12 Good Questions: For Growing at Work
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12 Good Questions: For Growing at Work

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In advising clients how to work through gnarly issues, manage conflict, and create change, I have found that good questions result in good outcomes. Here are 12 of my favorites.

In advising clients how to work through gnarly issues, manage conflict, and create change, I have found that good questions result in good outcomes. Here are 12 of my favorites.

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    12 Good Questions: For Growing at Work 12 Good Questions: For Growing at Work Presentation Transcript

    • For  growing  at  work   Lois  Kelly  |  www.foghound.com  |  www.rebelsatwork.com  |  @LoisKelly    
    • In  advising  clients  how  to  work   through  gnarly  issues  and  create   change  at  work,  I  have  found  that   good  ques@ons  result  in  good   outcomes.     Here  are  12  of  my  favorites.     Lois  Kelly   www.foghound.com   www.rebelsatwork.com   @LoisKelly;  lkelly@foghound.com    
    • Framing  the   discussion    
    • This  is  one  of  the  most  useful  exercises  in  opening  up  a  strategy   session,  par@cularly  among  skep@cal  people.  Asking  people  to   choose  two  photos  and  explain  where  they  are  and  where  they   want  to  be  in  visual  metaphors  unlocks  them,  and  creates  a  safer   climate  to  dig  into  important  issues.    
    • To  prevent  discussions  from  devolving  into  drama  and  problems,   agree  on  purpose.  Are  we  talking  about  vision/strategy,  planning   or  project  details?  (A  mee@ng  should  only  be  on  one  of  those   things.)  Also  agree  to  stop  the  mee@ng  if  you  stray  into  talking   about  problems  or  drama.)  HT  to  David  Rock’s  Quiet  Leadership.  
    • Looking  at  strategy  
    • This  is  Theodore  LeviR’s  classic  marke@ng  ques@on.  It  can  also   be  applied  to  how  you  see  your  job  or  task  at  hand.     What  the  ques@on  asks.  
    • By  understanding  how  we  want  to  transform  our  customers  (clients,   bosses,  pa@ents,  donors,  our  own  self,  etc.)  we  can  more  clearly  see   what  we  should  offer  them.  This  changes  strategy  discussions  in   extremely  useful  ways.    From  Michael  Schrage,  author  of  What  Do  You  Want  Your  Customers  To  Become.    
    • Engaging  in  healthy  debate  
    • Ah,  we  humans  try  to  avoid  conflict  and  controversy.  But  change   is  not  possible  without  uncomfortable  conversa@ons.  This   ques@on  allows  people  to  name  the  elephant  in  the  room  so   that  you  can  discuss  what  really  maRers.    (Even  beRer,  go   around  room  and  ask  each  person  to  respond  to  this  ques@on.)  
    • When  people  make  bold  asser@ons  that  seem  too  general  or  too   strident  or  too  anything,  simply  ask  this  ques@on  to  dig  deeper   into  the  topic  and  gain  a  beRer  understanding  of  it.    O[en@mes,   the  assump@ons  beneath  the  asser@on  are  faulty.  But  you  may   only  find  out  by  asking  this  ques@on.  
    • A  cousin  to  #6,  this  helps  you  see  if  a  person  has  any  data  or   proof  to    back  up  his  asser@ons  or  assump@ons.    Discussions   around  opinions  are  helpful.  Debates  around  strategy  and   important  decisions,  however,  need  to  be  based  on  more  than   opinions.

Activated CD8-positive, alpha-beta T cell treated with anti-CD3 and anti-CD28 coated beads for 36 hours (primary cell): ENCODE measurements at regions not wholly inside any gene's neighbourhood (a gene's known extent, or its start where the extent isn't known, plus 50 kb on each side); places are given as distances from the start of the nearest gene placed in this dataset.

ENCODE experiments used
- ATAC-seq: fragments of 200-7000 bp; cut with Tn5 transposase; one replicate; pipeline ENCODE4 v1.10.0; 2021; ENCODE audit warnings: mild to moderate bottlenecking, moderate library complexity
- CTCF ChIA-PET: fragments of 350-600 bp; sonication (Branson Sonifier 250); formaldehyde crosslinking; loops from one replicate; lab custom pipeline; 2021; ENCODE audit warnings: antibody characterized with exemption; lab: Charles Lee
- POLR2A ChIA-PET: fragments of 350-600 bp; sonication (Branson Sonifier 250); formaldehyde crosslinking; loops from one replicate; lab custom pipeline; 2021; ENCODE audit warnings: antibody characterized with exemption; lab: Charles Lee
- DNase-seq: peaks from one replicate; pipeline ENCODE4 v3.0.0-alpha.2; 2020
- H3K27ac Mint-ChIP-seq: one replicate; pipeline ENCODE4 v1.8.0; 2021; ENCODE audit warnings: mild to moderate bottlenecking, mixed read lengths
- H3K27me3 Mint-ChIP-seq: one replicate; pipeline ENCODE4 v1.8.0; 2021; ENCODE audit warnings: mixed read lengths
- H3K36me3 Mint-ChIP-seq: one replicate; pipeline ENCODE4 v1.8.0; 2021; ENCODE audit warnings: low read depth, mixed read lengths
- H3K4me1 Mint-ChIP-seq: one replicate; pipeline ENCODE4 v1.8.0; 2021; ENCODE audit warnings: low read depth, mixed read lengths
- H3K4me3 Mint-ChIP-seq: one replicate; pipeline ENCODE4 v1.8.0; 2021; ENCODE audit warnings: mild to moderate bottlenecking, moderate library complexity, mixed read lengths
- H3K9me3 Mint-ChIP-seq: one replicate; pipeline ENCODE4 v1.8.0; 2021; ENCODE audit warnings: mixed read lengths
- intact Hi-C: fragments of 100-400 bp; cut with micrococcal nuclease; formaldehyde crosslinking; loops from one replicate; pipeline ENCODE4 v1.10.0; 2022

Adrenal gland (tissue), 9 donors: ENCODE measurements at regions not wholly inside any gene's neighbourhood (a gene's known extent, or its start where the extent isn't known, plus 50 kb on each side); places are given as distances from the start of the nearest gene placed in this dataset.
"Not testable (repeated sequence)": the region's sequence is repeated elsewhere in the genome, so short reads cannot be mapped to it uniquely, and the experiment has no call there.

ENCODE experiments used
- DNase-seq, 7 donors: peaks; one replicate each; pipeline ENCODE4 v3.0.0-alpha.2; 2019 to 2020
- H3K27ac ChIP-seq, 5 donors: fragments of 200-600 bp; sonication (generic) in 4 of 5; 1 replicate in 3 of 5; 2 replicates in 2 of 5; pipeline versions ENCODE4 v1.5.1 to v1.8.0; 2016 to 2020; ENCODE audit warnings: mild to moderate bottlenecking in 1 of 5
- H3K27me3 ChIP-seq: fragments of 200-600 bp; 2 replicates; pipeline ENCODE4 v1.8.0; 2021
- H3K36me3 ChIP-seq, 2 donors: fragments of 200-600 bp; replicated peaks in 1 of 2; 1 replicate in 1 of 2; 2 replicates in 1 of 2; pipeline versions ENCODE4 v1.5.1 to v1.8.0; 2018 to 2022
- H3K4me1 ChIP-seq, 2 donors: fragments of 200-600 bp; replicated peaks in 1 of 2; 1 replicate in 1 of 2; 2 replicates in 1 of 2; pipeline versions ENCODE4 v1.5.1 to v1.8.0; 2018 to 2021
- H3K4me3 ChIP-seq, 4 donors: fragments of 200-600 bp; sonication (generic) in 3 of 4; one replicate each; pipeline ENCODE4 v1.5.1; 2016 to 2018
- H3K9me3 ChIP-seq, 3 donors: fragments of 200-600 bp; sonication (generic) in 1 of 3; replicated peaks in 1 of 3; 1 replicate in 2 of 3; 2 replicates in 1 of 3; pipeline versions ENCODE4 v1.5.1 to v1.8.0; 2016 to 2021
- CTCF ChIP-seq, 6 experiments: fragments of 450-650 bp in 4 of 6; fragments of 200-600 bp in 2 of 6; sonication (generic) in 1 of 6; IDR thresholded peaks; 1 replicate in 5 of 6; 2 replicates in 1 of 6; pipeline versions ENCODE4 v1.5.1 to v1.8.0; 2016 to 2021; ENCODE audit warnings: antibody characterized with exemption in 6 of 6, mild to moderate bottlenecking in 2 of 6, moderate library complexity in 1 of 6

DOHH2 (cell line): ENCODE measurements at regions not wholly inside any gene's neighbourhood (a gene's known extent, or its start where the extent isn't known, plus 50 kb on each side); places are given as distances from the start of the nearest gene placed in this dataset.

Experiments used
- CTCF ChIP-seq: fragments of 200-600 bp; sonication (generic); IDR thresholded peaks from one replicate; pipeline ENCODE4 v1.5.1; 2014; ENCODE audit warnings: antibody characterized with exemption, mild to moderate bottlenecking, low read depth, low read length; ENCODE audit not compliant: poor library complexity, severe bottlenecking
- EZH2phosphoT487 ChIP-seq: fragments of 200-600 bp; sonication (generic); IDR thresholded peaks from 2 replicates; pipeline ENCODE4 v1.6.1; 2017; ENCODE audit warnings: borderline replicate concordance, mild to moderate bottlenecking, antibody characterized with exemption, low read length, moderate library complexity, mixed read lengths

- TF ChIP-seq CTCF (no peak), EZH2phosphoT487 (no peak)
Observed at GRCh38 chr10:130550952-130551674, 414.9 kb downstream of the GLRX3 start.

• Moving  forward    
    • When  you  ask  someone  to  rate  importance,  you  quickly  get  a   sense  of  how  much  energy  to  put  into  the  topic.  If  people  think  a   topic  is  only  a  4  or  5  in  importance,  move  on.  Focus  on  the  issues   in  the  8-­‐10  range.  If  you  think  the  topic  deserves  greater   importance,  do  some  research  a[er  the  strategy  mee@ng.   Remember  #2:  avoid  drama.  
    • This  is  an  invaluable  ques@on  at  the  end  of  strategy  session.   Don’t  leave  with  a  laundry  list  of  “to  do’s.”    Get  agreement  on   the  one  thing  to  tackle  that  would  provide  the  most  value.  
    • Reflec=ng  on  what’s   happening  
    • When  we  empathize  with  another  person,  we  gain  insights  into   her  perspec@ve.  More  importantly  this  understanding  builds   trust  and  creates  a  beRer  rela@onship,  both  essen@al  to   collabora@on  at  work.  (Note:  this  is  especially  useful  to  ask  if  you   are  very  frustrated  with  someone  at  work.  Hit  the  pause  buRon:   What’s  really  going  on  with  him?)  
    • Our  true  selves  are  formed  by  age  8,  and  we  haven’t  yet  been   tainted  by  social  pressures.    For  several  years  I  was  reluctant  to   ask  business  people  to  have  their  young  selves  write  advice  to   their  older  selves.  Might  it  be  too  corny?    No  way.    What   emerges  is  always  insighjul  and  helpful.  
    • The  posi@ve  psychology  and  resiliency  researchers  say  we  can   rewire  our  brains  to  be  happier  when  we  reflect  each  day  on  the   one  great  moment  of  the  day.  It  needn’t  be  big.  Maybe  you  got  a   parking  space  close  to  the  building,  a  boring  project  mee@ng  was   postponed,  you  and  your  child  had  the  giggles  at  dinner.  Simply   take  note.  Every  day.  
    • And  what  are  your  good  ques@ons?   #GdQues@ons